Kids complain. A lot. About everything. Mom, I’m bored. I’m tired. I’m hungry. I don’t want to leave the park. My legs are broken and I can’t walk another step. I don’t want to do this, that or the other.
It’s not always easy to teach young children to carpe diem and embrace the moment. Okay, well maybe it’s easy for them to embrace that moment you let them loose to jump into the pool on a hot summer day or dig into a heaping bowl of ice cream or snuggle under the covers for family movie night.
But what about those moments that aren’t inherently filled with joy? Like watching their favorite toys being packed away for an unspecified period of time. Or sitting on an airplane for 12 hours only to get off in a strange place with strange people. Or walking into a new school. Or saying good-bye to Daddy again. Those are the tough moments, the times when even adults would find it hard not to complain.
Our military kids do these things and more all the time. And while they’re in the moment, right smack dab in the middle of packing or moving or saying good-bye, it’s definitely not easy to find the silver lining, the long-term value of the experience. In that moment, it just stinks.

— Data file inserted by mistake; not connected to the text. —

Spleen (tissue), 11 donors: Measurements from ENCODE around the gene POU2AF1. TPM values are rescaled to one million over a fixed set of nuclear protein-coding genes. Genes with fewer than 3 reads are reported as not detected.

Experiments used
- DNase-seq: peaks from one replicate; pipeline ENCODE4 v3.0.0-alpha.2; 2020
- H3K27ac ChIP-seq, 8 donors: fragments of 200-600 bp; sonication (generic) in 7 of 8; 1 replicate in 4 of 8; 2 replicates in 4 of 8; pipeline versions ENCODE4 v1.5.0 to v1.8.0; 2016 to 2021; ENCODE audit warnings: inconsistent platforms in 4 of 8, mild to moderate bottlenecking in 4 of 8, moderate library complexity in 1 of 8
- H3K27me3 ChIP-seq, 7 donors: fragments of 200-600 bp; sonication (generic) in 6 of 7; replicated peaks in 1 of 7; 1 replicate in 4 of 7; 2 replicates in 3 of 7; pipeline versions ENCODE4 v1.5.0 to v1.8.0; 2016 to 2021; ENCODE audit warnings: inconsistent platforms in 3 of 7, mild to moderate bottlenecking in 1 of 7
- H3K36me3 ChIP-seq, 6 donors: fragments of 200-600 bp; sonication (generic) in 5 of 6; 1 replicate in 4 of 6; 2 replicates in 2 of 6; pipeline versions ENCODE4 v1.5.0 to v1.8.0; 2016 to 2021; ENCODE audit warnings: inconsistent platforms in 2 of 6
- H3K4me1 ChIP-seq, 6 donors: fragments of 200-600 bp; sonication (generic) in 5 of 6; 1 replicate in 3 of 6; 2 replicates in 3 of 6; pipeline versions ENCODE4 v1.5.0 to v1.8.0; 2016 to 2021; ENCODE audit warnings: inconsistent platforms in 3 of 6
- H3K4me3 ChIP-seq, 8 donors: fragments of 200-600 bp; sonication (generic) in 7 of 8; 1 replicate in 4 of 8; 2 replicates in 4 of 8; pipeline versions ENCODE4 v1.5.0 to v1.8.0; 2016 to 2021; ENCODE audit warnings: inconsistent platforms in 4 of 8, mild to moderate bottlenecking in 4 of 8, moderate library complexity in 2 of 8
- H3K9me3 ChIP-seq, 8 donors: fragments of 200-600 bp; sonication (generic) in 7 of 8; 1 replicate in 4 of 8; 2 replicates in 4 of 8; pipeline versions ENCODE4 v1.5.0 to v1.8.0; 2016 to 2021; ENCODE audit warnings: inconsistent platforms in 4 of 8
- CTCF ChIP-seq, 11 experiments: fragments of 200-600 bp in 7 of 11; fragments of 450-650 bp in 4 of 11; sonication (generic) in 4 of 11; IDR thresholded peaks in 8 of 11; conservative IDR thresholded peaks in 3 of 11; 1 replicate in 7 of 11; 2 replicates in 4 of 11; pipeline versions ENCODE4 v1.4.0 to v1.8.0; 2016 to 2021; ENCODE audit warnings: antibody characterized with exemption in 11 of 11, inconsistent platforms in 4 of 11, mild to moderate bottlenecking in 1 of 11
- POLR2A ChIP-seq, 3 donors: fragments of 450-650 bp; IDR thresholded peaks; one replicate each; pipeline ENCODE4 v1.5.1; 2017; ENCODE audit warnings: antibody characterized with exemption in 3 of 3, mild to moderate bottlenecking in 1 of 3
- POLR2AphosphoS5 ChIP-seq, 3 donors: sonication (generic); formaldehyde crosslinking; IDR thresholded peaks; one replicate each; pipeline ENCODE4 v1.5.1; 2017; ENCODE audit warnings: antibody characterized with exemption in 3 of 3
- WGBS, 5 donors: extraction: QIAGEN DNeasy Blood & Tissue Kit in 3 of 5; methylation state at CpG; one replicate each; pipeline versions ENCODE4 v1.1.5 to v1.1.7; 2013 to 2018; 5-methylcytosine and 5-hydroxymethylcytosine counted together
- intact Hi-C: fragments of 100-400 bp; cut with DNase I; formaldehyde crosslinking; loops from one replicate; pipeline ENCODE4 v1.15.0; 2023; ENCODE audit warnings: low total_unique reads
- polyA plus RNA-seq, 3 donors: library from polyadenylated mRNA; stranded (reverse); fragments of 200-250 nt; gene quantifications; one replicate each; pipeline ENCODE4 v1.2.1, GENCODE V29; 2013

That’s why, as a mom of two military brats, I find reassurance in this week’s quote, words that provide insight not just for us as military spouses, but a tidbit of wisdom we can pass along to our kids from someone they already love and trust: Dr. Seuss.
I think back to my son’s sadness and confusion as he said good-bye to a fellow MilKid who was moving away. But then months later he was able to recall that moment as he welcomed a new student into his class at school because he remembered that “it’s hard for kids to move.”
Sometimes you will never know the value of a moment until it becomes a memory.” ~Dr. Seuss
As my kids get older, I’m seeing examples of this more and more. Even something as simple as eating dinner at a Japanese restaurant and listening to my kids drop some Japanese words and use proper chopstick etiquette reminds me that those little moments that may be tough or challenging or seemingly insignificant in the landscape of my kids' military experiences, will one day string together to teach them valuable life lessons.
They just don’t know it yet.
So this month as we celebrate the Month of the Military Child and all the reasons why our kids are so special, I’ll try to stop worrying so much about how military life is affecting my own kids. I'll remind myself that everything military life offers them is a learning experience, that even when they're stuck in one of those more challenging times, they'll realize the value of that moment one day when it becomes a memory. And that's just one of the many reasons our military kids are amazing.